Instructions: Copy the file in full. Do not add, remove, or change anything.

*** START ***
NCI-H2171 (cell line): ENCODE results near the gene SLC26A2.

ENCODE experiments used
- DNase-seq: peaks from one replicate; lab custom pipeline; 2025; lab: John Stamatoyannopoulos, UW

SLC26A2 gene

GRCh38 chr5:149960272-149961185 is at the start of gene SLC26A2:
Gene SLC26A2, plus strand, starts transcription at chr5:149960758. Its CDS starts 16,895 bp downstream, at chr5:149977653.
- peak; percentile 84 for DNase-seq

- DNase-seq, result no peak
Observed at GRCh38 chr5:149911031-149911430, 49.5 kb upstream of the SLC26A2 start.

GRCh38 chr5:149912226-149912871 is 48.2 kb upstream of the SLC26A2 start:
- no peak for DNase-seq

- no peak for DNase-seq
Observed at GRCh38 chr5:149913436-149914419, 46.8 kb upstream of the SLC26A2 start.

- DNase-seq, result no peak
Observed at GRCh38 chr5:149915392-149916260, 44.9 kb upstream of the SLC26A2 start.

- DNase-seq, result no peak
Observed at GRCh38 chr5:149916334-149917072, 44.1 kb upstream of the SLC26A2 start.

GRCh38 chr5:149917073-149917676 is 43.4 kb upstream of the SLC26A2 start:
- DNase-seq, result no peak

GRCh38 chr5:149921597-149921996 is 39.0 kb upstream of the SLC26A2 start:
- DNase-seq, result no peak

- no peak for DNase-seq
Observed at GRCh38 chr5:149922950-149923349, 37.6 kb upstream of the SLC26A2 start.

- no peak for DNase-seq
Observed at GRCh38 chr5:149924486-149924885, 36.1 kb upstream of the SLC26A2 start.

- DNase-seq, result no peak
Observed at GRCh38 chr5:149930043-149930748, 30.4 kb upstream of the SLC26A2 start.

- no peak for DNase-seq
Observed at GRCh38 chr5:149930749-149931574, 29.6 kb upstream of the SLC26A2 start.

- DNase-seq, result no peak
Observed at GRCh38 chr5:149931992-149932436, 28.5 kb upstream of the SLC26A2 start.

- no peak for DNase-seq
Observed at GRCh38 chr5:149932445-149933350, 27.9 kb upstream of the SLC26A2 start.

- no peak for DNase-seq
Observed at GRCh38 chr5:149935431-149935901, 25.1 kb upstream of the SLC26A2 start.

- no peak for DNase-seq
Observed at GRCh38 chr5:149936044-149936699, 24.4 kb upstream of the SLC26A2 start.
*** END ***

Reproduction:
NCI-H2171 (cell line): ENCODE results near the gene SLC26A2.

ENCODE experiments used
- DNase-seq: peaks from one replicate; lab custom pipeline; 2025; lab: John Stamatoyannopoulos, UW

SLC26A2 gene

GRCh38 chr5:149960272-149961185 is at the start of gene SLC26A2:
Gene SLC26A2, plus strand, starts transcription at chr5:149960758. Its CDS starts 16,895 bp downstream, at chr5:149977653.
- peak; percentile 84 for DNase-seq

- DNase-seq, result no peak
Observed at GRCh38 chr5:149911031-149911430, 49.5 kb upstream of the SLC26A2 start.

GRCh38 chr5:149912226-149912871 is 48.2 kb upstream of the SLC26A2 start:
- no peak for DNase-seq

- no peak for DNase-seq
Observed at GRCh38 chr5:149913436-149914419, 46.8 kb upstream of the SLC26A2 start.

- DNase-seq, result no peak
Observed at GRCh38 chr5:149915392-149916260, 44.9 kb upstream of the SLC26A2 start.

- DNase-seq, result no peak
Observed at GRCh38 chr5:149916334-149917072, 44.1 kb upstream of the SLC26A2 start.

GRCh38 chr5:149917073-149917676 is 43.4 kb upstream of the SLC26A2 start:
- DNase-seq, result no peak

GRCh38 chr5:149921597-149921996 is 39.0 kb upstream of the SLC26A2 start:
- DNase-seq, result no peak

- no peak for DNase-seq
Observed at GRCh38 chr5:149922950-149923349, 37.6 kb upstream of the SLC26A2 start.

- no peak for DNase-seq
Observed at GRCh38 chr5:149924486-149924885, 36.1 kb upstream of the SLC26A2 start.

- DNase-seq, result no peak
Observed at GRCh38 chr5:149930043-149930748, 30.4 kb upstream of the SLC26A2 start.

- no peak for DNase-seq
Observed at GRCh38 chr5:149930749-149931574, 29.6 kb upstream of the SLC26A2 start.

- DNase-seq, result no peak
Observed at GRCh38 chr5:149931992-149932436, 28.5 kb upstream of the SLC26A2 start.

- no peak for DNase-seq
Observed at GRCh38 chr5:149932445-149933350, 27.9 kb upstream of the SLC26A2 start.

- no peak for DNase-seq
Observed at GRCh38 chr5:149935431-149935901, 25.1 kb upstream of the SLC26A2 start.

- no peak for DNase-seq
Observed at GRCh38 chr5:149936044-149936699, 24.4 kb upstream of the SLC26A2 start.